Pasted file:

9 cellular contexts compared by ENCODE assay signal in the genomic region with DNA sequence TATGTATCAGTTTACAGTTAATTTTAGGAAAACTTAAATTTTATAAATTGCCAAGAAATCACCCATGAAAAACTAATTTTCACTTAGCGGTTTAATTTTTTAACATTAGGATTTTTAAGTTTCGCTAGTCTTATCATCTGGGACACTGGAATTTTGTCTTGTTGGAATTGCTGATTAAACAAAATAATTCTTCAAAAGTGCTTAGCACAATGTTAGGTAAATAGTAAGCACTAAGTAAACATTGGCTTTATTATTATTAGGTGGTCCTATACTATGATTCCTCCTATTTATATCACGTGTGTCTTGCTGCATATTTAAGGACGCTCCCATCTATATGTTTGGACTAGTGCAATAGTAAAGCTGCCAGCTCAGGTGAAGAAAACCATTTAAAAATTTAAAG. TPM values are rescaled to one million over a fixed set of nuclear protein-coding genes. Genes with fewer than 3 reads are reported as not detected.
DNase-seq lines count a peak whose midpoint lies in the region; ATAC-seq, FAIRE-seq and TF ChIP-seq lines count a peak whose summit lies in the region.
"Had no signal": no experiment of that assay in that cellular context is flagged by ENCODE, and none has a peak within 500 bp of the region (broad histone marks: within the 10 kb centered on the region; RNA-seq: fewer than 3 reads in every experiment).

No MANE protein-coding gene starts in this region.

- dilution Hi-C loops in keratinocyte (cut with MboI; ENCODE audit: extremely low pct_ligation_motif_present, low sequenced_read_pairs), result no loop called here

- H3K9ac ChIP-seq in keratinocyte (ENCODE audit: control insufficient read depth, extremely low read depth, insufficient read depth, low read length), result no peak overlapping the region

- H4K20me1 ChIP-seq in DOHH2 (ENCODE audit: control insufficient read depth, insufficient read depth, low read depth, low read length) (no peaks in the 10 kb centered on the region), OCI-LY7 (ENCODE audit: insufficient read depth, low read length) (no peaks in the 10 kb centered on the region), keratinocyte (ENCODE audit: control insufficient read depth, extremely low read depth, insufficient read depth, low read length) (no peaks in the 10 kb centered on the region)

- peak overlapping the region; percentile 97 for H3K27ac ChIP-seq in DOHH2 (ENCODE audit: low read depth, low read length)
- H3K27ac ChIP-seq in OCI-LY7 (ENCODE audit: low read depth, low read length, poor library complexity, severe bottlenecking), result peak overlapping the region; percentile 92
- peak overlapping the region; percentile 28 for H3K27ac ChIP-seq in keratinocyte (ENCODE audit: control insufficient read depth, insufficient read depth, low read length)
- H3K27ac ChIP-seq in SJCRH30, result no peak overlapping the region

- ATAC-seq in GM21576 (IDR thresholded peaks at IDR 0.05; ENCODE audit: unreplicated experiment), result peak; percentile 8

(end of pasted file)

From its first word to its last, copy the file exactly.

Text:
9 cellular contexts compared by ENCODE assay signal in the genomic region with DNA sequence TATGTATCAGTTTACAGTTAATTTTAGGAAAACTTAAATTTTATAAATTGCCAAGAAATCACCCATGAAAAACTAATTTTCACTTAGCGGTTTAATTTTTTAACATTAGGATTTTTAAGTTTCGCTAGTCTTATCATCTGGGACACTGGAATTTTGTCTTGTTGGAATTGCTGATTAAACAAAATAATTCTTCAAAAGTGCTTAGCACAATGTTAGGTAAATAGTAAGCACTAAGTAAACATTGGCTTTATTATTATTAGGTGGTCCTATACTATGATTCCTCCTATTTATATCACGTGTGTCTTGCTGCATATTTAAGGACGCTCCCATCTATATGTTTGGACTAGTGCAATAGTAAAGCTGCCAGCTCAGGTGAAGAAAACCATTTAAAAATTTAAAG. TPM values are rescaled to one million over a fixed set of nuclear protein-coding genes. Genes with fewer than 3 reads are reported as not detected.
DNase-seq lines count a peak whose midpoint lies in the region; ATAC-seq, FAIRE-seq and TF ChIP-seq lines count a peak whose summit lies in the region.
"Had no signal": no experiment of that assay in that cellular context is flagged by ENCODE, and none has a peak within 500 bp of the region (broad histone marks: within the 10 kb centered on the region; RNA-seq: fewer than 3 reads in every experiment).

No MANE protein-coding gene starts in this region.

- dilution Hi-C loops in keratinocyte (cut with MboI; ENCODE audit: extremely low pct_ligation_motif_present, low sequenced_read_pairs), result no loop called here

- H3K9ac ChIP-seq in keratinocyte (ENCODE audit: control insufficient read depth, extremely low read depth, insufficient read depth, low read length), result no peak overlapping the region

- H4K20me1 ChIP-seq in DOHH2 (ENCODE audit: control insufficient read depth, insufficient read depth, low read depth, low read length) (no peaks in the 10 kb centered on the region), OCI-LY7 (ENCODE audit: insufficient read depth, low read length) (no peaks in the 10 kb centered on the region), keratinocyte (ENCODE audit: control insufficient read depth, extremely low read depth, insufficient read depth, low read length) (no peaks in the 10 kb centered on the region)

- peak overlapping the region; percentile 97 for H3K27ac ChIP-seq in DOHH2 (ENCODE audit: low read depth, low read length)
- H3K27ac ChIP-seq in OCI-LY7 (ENCODE audit: low read depth, low read length, poor library complexity, severe bottlenecking), result peak overlapping the region; percentile 92
- peak overlapping the region; percentile 28 for H3K27ac ChIP-seq in keratinocyte (ENCODE audit: control insufficient read depth, insufficient read depth, low read length)
- H3K27ac ChIP-seq in SJCRH30, result no peak overlapping the region

- ATAC-seq in GM21576 (IDR thresholded peaks at IDR 0.05; ENCODE audit: unreplicated experiment), result peak; percentile 8